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According to my measly understanding of the universe, when particles hit one another, some of their kinetic energy is transformed into heat. But when we heat particles (for instance, putting a bucket of water on a stove) we can see they gain kinetic energy (the water-particles start fidgeting about until they turn to gas, which moves freely).

So, heat transforms to movement, movement transforms to heat. Cool. Which came first and started the chain?

I tried to solve it by imagining a dude standing inside a bubble, watching the big-bang (he has a very special bubble, called Mr. Bubble). When the universe went all BOOOOM, at that first time-unit, I tried thinking about what would happen to the bubble. Having only a bit of world experience and a bit of logic, my first thought was "it'd heat up". But I hardly think that qualifies as an actual answer.

Am I getting it completely wrong? Will Mr. Bubble be blown back but remain at present temperature? Is movement a form of heat? Or are all kinds of energy essentially the same thing, with different manifestations? Or maybe Mr. Bubble was the culprit all along?

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there is a sweet conceptual misunderstanding that Bailerlein talks about in his Thermo book, I'll paraphrase, since I think it helps remove some of the internal conflict: "heat is a verb, not a noun." There is no "thing" called heat... –  kηives Nov 8 '12 at 0:18

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The universe is much more complex than you think :-)

Assuming you believe in inflation, when inflation ended it had diluted the universe so much that hardly any matter was present. So to a good approximation there was no matter in the universe at this time. The inflaton field then decayed into matter in a way that we can't be sure of (because we don't have a proven model for the process). However we can be sure it produced lots of particles with high energies i.e. a high temperature. The decay products of these particles are what we see around us today.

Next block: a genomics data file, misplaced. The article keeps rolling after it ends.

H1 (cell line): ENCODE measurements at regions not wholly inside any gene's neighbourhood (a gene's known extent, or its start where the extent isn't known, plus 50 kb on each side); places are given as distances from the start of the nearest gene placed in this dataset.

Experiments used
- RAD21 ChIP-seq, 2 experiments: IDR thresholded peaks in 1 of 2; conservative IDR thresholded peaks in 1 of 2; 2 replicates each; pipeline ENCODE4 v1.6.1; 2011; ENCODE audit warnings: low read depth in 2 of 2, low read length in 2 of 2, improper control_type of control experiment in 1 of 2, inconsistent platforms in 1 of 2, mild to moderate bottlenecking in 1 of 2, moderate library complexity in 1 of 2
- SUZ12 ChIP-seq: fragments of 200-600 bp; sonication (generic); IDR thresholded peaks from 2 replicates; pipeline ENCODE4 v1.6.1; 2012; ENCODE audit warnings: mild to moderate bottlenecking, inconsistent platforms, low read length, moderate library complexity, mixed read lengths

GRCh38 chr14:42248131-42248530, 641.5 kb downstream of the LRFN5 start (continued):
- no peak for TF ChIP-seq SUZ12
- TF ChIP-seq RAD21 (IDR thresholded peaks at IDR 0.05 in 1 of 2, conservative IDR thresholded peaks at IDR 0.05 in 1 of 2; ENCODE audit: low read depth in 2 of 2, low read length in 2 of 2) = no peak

Your idea of watching the Big Bang from inside a protective bubble isn't possible, not even in principle. The Big Bang didn't happen at a point that you could watch. It happened everywhere in the universe at the same time. Also it wasn't an explosion. It was the process by which the universe expanded from infinite density and zero spatial separation to something like the universe we see today.

We don't really believe the density was infinite and spatial separation zero at the moment of the Big Bang, but we'll have to wait for a working theory of quantum gravity to find out what actually happened.

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Of course, the bubble idea was more than impossible, was a mere thought experiment. So, if I understand your explanation correctly, neither came "first" - there were only energized particles, and these energies transformed into "lesser" forms (heat & movement)? –  Zirak Nov 7 '12 at 19:14
    
I'm not sure what you mean by "lesser forms (heat & movement)". Heat is an emergent property from random particle kinetic energies but it is in no sense "lesser". When inflation ended particles were created with high kinetic energies, i.e. high temperature, and all that has happened since is that the expansion of space has red shifted everything so the universe is now on average a lot cooler. –  John Rennie Nov 8 '12 at 6:48

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